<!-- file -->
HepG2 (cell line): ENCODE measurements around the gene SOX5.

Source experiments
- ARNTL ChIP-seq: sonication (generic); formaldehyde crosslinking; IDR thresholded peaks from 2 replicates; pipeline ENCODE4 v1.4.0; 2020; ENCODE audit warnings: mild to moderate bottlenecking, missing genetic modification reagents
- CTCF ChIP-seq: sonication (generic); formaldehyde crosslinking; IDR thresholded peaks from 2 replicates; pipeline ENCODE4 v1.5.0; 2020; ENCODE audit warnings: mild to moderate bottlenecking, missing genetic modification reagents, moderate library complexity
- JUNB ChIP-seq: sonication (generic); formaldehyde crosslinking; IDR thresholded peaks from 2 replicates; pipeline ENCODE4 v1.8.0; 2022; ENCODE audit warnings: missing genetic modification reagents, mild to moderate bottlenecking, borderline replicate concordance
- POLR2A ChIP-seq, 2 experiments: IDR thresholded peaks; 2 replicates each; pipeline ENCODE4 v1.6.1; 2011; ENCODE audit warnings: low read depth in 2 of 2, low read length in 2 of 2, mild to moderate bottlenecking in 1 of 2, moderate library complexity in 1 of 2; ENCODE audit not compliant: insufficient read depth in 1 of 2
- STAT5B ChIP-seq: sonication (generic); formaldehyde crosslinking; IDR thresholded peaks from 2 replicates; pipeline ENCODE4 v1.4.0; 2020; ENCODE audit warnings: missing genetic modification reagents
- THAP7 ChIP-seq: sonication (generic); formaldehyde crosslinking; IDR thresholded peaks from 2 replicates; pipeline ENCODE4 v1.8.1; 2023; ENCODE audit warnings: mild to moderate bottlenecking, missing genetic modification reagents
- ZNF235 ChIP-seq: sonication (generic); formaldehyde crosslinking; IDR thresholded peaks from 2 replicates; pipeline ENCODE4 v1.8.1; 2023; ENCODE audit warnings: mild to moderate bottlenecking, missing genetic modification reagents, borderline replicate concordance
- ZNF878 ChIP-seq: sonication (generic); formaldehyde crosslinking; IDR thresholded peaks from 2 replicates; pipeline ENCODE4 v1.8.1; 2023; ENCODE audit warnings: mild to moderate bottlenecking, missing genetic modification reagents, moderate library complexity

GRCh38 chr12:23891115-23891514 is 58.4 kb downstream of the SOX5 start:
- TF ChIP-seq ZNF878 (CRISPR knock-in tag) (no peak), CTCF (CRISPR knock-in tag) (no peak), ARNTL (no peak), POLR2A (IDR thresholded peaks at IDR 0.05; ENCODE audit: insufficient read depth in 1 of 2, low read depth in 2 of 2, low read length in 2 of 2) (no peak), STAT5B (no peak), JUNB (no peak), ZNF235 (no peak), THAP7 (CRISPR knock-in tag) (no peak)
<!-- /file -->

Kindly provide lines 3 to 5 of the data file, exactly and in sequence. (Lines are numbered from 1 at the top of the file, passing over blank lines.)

- ARNTL ChIP-seq: sonication (generic); formaldehyde crosslinking; IDR thresholded peaks from 2 replicates; pipeline ENCODE4 v1.4.0; 2020; ENCODE audit warnings: mild to moderate bottlenecking, missing genetic modification reagents
- CTCF ChIP-seq: sonication (generic); formaldehyde crosslinking; IDR thresholded peaks from 2 replicates; pipeline ENCODE4 v1.5.0; 2020; ENCODE audit warnings: mild to moderate bottlenecking, missing genetic modification reagents, moderate library complexity
- JUNB ChIP-seq: sonication (generic); formaldehyde crosslinking; IDR thresholded peaks from 2 replicates; pipeline ENCODE4 v1.8.0; 2022; ENCODE audit warnings: missing genetic modification reagents, mild to moderate bottlenecking, borderline replicate concordance